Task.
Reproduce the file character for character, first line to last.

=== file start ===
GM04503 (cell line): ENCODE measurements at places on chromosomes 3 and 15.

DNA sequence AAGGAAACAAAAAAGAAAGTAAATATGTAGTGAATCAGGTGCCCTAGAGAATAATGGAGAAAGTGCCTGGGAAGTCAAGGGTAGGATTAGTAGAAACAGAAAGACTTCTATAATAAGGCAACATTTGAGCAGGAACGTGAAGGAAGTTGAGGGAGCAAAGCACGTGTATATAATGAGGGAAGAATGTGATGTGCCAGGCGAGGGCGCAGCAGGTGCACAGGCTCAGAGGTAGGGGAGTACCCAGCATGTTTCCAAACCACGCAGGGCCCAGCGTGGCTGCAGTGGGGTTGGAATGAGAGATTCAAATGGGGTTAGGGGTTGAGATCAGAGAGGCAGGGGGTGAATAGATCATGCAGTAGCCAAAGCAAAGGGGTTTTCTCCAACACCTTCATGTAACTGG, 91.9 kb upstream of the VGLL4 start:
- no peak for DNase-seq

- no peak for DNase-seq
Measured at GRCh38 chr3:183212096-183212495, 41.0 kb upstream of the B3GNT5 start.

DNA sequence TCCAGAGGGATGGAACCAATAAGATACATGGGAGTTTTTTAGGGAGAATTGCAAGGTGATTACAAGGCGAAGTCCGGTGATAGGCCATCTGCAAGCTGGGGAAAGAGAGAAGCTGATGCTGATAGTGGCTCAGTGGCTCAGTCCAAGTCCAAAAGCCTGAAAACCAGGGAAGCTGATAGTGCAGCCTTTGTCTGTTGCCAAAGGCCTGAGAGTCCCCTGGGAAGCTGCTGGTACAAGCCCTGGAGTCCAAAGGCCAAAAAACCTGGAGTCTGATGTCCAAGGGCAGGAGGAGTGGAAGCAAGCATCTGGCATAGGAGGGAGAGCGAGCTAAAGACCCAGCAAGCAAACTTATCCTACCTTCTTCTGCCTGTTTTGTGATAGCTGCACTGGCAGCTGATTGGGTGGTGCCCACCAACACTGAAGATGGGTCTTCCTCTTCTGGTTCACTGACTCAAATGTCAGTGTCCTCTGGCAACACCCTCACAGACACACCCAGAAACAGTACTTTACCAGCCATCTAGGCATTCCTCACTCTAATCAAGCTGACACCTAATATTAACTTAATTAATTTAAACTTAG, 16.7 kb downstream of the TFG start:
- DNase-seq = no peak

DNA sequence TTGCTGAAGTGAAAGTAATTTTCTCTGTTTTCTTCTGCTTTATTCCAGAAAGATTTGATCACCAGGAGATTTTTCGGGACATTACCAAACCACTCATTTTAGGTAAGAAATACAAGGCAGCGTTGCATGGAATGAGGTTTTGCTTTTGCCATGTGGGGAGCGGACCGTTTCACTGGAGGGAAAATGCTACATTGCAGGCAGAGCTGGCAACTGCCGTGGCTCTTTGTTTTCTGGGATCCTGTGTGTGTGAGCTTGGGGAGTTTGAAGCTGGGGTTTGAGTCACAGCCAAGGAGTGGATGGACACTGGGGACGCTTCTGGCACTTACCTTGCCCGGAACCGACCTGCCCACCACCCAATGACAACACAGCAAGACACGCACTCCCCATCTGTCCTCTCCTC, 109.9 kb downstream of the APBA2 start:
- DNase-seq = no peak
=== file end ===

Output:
GM04503 (cell line): ENCODE measurements at places on chromosomes 3 and 15.

DNA sequence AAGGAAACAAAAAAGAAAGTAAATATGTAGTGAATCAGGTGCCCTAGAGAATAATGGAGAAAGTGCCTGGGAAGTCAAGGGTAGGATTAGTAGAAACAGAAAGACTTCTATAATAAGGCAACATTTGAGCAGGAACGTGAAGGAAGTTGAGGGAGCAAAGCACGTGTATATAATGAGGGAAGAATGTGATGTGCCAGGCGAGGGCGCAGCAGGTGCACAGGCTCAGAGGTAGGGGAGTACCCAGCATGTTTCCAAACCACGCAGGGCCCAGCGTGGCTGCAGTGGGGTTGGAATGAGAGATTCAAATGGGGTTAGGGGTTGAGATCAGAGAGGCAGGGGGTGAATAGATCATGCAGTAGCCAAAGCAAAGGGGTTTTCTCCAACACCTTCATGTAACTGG, 91.9 kb upstream of the VGLL4 start:
- no peak for DNase-seq

- no peak for DNase-seq
Measured at GRCh38 chr3:183212096-183212495, 41.0 kb upstream of the B3GNT5 start.

DNA sequence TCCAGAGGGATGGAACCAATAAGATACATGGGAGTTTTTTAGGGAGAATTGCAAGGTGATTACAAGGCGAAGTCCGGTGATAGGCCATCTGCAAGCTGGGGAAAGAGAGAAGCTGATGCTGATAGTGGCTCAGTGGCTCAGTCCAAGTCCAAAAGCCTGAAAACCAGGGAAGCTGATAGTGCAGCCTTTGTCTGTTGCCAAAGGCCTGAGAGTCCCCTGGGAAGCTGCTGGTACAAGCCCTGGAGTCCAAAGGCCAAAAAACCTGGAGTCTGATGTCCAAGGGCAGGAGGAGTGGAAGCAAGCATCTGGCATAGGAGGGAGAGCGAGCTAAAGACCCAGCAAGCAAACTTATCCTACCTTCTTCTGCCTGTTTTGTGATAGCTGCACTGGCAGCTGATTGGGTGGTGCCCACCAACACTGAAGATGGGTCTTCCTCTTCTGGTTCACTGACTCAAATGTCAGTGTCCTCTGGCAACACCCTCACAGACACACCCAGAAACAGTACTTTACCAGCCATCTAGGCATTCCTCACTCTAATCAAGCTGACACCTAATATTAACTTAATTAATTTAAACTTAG, 16.7 kb downstream of the TFG start:
- DNase-seq = no peak

DNA sequence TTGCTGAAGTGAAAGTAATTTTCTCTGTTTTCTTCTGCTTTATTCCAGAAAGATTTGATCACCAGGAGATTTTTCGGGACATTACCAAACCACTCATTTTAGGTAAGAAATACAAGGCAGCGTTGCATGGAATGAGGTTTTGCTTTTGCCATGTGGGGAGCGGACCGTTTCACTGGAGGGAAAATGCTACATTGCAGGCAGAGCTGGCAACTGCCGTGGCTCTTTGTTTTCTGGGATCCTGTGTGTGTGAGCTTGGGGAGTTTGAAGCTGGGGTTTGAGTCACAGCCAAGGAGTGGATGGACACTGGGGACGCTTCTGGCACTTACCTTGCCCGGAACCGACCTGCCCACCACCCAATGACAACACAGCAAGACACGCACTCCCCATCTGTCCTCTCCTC, 109.9 kb downstream of the APBA2 start:
- DNase-seq = no peak